Lecture by Nancy Cook
Preserving Home and Revising History: Legacies of the King Ranch of Texas
by Nancy Cook, Associate Professor, University of Montana
Founded in 1853, the King Ranch, with 825,000 acres, or 1289 square miles, remains one of the largest ranches in the United States. Dozens of novels, histories, coffee-table photo essays, memoirs, and animal husbandry texts take the King Ranch as their subject, offering complex and conflicting portraits of this exemplary expression of white power through more than 150 years of U.S. and borderlands history. My presentation places the varied discourses about the King Ranch into conversation, as I look and the social, economic, representational, and environmental heritages of this ranch kingdom along with the King Ranch's official histories and discourses.
Environmental historians and range scientists have shown us the often-disastrous outcomes of the Homestead Act with the division of western land into small square parcels. Social and economic historians, along with environmental scientists have demonstrated the equally problematic outcomes of land consolidation, corporate ownership, and industrial agriculture. My analysis of the King Ranch and the stories about it reveals the inadequacies of generalizations about such rangeland empires, as it considers the messiness of the intersection of myth, metaphor, and actual land use.
The King Ranch has inspired a powerful mythology about the great ranches of the western U.S., from Edna Ferber's Giant, to television's dynastic Cartwright, Barkley, and Ewing families, to the efforts to create a "Buffalo Commons" in the northern Plains. While touting their environmentalist bonafides, the ranch publicity machine also highlights their early entry into "vertically integrated" enterprises. At one point, the ranch owned 1.2 million acres in South Texas, including a town, its newspaper, its railroad, and its congressional representation, with one family member serving 7 terms in Congress. An exemplar of the corporatization of agriculture (the last family member to manage the ranch was fired by the corporation in 1997), the ranch continues to promote tradition and its place as homeland to both the King Ranch heirs and the descendants of those who served Richard King, the founder. By bringing the tools of cultural geography, environmental, literary, and cultural studies together, along with methods usually outside the purview of the field, such as ranch management and range science, all under the rubric of "Place Studies," I suggest how "home" can become a complex and contradictory concept in the contemporary U.S. west.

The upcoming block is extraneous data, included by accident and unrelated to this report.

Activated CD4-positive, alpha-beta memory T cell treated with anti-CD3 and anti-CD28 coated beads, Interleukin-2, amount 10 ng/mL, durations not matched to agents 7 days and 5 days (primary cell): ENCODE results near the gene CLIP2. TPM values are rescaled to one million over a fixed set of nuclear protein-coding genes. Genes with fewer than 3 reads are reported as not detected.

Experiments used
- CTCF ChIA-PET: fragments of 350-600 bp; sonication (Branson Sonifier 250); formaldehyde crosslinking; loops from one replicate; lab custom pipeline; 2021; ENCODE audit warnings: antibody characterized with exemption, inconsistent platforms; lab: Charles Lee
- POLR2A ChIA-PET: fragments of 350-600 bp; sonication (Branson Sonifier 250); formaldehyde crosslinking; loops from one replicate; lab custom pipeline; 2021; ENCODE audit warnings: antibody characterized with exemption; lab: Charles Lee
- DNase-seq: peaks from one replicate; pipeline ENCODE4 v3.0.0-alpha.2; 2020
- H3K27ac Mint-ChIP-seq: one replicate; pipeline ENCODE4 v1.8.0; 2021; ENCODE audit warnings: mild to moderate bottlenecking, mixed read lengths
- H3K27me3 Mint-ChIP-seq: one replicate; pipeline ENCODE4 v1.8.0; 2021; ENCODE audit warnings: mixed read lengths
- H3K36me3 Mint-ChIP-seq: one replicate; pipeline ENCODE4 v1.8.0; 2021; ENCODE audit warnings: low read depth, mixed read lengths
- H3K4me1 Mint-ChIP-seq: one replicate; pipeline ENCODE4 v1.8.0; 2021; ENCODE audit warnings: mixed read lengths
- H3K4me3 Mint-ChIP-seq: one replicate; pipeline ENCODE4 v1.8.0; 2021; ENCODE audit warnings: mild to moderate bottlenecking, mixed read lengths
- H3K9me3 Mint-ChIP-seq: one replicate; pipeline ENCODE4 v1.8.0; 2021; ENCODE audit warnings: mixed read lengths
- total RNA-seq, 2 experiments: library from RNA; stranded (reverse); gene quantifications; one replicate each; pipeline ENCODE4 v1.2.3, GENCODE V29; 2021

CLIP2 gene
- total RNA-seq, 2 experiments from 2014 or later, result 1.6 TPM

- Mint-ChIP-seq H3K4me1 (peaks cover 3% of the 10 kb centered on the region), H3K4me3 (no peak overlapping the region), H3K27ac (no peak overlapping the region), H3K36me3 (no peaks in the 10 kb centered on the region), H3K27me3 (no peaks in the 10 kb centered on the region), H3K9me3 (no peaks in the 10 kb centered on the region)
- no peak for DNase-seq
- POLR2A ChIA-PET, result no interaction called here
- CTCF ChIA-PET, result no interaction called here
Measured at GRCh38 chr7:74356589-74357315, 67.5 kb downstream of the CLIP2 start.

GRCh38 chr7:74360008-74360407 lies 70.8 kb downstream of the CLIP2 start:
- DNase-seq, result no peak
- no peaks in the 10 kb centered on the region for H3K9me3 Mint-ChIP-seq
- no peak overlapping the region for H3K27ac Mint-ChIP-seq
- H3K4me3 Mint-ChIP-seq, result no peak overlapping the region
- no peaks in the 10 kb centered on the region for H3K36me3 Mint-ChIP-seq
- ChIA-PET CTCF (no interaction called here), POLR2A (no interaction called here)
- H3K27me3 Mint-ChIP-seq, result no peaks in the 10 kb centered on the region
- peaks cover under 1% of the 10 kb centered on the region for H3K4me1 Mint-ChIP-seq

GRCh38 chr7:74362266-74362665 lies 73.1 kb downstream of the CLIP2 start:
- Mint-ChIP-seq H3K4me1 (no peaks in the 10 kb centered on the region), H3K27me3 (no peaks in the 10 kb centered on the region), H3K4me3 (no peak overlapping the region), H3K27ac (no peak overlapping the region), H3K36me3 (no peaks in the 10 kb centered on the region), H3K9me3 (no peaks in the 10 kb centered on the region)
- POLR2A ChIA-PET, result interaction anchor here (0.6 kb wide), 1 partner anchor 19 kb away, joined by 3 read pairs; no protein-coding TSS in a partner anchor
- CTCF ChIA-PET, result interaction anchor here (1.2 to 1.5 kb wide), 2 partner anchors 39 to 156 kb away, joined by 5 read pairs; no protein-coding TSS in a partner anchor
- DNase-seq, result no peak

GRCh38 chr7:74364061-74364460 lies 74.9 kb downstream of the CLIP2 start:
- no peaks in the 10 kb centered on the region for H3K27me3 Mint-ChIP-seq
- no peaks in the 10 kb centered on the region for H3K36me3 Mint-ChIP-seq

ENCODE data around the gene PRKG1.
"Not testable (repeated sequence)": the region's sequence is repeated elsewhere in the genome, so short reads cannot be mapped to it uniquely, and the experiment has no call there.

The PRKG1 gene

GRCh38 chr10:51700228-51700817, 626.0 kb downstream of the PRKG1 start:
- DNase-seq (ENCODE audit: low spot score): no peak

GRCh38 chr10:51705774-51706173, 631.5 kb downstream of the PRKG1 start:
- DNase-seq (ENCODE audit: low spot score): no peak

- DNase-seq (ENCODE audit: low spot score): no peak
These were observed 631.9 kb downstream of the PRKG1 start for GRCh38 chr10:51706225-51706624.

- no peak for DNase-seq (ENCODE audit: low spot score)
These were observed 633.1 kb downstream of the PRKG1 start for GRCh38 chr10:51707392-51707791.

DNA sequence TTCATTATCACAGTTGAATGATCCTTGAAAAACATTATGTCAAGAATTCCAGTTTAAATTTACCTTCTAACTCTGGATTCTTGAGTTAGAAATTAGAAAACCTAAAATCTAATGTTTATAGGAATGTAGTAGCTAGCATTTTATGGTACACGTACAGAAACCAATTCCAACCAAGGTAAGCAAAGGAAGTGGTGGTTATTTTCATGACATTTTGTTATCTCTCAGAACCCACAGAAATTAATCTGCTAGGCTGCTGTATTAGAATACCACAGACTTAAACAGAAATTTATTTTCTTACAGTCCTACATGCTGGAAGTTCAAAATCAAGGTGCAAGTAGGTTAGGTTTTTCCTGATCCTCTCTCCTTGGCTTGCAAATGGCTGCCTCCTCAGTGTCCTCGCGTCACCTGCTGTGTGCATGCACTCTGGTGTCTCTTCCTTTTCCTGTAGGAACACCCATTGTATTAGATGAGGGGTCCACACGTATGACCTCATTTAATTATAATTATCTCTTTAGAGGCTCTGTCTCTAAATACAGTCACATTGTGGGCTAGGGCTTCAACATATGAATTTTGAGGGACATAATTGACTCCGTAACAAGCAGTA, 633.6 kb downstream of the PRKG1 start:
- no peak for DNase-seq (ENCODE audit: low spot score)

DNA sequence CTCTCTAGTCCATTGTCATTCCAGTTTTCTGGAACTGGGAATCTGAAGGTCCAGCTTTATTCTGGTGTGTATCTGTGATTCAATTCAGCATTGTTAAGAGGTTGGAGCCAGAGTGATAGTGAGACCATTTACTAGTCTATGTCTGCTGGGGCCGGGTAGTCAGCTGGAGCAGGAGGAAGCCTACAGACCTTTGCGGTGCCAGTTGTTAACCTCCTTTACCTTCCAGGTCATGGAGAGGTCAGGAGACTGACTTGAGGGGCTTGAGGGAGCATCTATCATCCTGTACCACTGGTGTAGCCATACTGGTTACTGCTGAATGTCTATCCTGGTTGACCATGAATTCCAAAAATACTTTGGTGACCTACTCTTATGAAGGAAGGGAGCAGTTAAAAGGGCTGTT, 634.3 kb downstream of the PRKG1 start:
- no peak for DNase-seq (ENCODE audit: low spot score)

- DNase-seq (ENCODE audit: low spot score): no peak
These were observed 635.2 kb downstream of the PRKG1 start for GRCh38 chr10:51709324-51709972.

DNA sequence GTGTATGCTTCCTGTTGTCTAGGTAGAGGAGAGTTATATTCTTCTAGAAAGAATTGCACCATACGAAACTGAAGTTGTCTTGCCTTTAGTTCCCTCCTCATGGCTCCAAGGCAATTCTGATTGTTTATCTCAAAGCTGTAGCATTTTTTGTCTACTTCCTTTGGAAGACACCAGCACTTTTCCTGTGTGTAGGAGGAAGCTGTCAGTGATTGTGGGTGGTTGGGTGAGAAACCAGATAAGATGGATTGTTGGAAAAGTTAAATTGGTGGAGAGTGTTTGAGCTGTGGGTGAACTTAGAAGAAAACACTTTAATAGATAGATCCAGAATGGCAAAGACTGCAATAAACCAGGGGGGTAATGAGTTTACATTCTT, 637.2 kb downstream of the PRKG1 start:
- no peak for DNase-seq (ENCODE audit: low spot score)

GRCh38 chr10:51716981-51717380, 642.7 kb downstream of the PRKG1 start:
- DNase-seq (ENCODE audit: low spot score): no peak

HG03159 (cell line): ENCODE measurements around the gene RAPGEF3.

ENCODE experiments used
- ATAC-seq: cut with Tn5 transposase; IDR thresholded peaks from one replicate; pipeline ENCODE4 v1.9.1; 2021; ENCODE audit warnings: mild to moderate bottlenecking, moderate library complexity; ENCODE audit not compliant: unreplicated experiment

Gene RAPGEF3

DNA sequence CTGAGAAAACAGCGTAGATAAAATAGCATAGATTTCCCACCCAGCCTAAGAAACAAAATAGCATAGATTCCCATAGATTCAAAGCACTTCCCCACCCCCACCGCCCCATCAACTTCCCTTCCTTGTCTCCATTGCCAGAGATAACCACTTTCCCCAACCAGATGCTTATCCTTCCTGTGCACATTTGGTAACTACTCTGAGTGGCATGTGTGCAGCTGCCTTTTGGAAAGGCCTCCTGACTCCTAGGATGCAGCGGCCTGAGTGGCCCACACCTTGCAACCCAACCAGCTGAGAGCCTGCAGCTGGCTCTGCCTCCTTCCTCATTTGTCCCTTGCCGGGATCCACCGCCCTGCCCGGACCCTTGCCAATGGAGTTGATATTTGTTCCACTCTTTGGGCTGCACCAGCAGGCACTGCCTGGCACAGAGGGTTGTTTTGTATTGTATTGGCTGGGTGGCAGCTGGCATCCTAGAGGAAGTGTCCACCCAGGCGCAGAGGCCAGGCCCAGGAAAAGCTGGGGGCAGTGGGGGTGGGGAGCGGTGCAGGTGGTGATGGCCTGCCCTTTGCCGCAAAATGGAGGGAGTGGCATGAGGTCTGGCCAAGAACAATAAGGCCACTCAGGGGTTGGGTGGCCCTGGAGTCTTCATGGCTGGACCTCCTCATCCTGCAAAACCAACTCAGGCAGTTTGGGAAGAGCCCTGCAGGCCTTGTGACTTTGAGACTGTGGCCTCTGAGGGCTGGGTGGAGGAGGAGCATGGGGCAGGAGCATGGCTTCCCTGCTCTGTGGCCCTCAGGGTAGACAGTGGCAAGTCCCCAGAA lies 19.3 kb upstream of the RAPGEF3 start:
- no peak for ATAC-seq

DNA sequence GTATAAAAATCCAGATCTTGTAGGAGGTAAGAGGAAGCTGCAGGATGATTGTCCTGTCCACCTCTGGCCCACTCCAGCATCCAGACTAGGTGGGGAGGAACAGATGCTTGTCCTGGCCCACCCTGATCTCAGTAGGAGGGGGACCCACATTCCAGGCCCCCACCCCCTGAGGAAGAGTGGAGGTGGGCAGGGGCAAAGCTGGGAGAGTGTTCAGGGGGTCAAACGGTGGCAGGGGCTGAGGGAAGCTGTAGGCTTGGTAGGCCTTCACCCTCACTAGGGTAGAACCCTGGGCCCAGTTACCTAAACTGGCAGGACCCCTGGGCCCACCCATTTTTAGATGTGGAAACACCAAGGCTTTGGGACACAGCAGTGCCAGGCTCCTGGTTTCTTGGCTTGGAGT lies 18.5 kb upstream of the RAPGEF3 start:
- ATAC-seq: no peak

Nancy Cook is Associate Professor at the Department of English at the University of Montana in Missoula - email@example.com